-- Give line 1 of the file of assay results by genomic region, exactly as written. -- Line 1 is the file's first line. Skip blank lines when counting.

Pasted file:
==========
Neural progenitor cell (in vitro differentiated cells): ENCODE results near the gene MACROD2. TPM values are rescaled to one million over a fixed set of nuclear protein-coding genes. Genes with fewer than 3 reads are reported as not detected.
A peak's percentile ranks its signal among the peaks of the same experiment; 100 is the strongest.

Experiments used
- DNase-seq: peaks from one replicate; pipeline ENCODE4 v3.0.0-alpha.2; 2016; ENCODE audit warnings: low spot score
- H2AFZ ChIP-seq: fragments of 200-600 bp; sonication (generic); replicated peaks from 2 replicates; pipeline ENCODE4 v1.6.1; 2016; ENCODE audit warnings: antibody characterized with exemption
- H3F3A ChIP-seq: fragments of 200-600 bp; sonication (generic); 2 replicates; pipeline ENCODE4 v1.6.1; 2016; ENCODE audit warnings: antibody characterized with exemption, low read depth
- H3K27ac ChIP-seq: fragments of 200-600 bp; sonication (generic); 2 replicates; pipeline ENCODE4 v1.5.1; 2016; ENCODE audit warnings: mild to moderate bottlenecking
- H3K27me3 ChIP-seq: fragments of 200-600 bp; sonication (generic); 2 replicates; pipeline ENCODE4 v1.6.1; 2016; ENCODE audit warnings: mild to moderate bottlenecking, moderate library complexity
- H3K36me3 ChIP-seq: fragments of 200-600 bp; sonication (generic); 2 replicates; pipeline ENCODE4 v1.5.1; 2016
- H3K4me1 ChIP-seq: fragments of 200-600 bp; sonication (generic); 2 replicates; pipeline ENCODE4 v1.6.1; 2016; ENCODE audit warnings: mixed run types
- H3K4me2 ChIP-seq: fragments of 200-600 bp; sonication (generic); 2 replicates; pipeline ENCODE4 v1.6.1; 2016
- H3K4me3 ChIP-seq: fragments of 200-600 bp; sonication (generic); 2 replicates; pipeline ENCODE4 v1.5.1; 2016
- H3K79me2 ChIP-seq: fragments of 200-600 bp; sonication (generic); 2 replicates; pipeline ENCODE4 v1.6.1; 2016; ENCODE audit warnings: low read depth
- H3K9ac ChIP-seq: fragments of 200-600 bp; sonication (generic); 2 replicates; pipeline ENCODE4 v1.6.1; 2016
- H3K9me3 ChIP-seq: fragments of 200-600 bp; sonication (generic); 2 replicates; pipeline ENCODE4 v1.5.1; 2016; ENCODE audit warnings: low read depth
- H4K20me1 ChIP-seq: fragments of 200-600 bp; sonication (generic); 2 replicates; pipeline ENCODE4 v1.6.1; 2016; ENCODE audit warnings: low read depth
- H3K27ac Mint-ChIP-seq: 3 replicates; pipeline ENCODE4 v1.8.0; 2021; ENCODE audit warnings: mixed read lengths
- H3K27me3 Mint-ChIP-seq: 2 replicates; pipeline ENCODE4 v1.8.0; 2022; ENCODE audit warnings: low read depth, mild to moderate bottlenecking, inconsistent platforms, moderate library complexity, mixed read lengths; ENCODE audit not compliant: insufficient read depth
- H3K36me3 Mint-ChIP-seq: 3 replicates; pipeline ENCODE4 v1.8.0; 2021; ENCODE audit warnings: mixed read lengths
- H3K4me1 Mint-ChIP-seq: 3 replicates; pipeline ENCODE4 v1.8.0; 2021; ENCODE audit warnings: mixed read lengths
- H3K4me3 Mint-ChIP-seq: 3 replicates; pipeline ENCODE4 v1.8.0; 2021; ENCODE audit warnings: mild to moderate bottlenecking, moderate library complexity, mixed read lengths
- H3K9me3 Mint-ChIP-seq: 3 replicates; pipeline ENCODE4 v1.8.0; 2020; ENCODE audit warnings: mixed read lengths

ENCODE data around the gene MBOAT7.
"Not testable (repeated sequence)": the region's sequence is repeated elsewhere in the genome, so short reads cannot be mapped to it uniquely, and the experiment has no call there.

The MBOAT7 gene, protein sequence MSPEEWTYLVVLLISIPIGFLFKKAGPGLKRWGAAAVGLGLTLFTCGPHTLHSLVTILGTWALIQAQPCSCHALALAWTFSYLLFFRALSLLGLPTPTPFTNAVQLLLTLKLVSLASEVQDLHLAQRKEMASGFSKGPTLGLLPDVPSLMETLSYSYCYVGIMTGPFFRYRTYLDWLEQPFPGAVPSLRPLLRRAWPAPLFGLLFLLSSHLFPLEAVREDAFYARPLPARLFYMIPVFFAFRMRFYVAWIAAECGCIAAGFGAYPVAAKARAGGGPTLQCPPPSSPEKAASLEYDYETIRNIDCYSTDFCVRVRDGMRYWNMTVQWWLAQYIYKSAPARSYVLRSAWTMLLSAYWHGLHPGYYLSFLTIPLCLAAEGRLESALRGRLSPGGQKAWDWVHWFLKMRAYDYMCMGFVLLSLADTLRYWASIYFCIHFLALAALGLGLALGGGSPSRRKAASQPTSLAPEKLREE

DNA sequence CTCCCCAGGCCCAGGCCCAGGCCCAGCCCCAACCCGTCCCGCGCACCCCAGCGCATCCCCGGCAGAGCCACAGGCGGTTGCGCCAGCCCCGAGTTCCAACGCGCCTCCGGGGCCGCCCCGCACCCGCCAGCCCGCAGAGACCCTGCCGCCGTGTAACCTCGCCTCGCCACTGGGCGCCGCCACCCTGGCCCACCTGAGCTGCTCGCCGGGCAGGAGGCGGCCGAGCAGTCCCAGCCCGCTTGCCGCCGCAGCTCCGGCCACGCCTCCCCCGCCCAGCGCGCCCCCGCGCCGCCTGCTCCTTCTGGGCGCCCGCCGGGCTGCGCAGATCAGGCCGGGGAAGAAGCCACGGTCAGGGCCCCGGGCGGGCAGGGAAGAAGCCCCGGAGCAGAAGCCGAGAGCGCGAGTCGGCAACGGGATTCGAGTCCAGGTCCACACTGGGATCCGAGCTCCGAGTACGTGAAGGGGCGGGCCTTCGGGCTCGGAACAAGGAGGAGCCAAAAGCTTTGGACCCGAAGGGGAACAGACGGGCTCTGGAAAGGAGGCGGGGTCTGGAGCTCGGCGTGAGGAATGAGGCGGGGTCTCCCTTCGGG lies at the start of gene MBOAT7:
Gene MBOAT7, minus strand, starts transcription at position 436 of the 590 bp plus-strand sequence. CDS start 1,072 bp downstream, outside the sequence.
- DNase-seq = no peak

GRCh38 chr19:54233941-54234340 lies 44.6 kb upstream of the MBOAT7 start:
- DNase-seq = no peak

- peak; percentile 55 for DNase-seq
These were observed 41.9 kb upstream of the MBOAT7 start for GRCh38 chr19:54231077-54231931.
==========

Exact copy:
Neural progenitor cell (in vitro differentiated cells): ENCODE results near the gene MACROD2. TPM values are rescaled to one million over a fixed set of nuclear protein-coding genes. Genes with fewer than 3 reads are reported as not detected.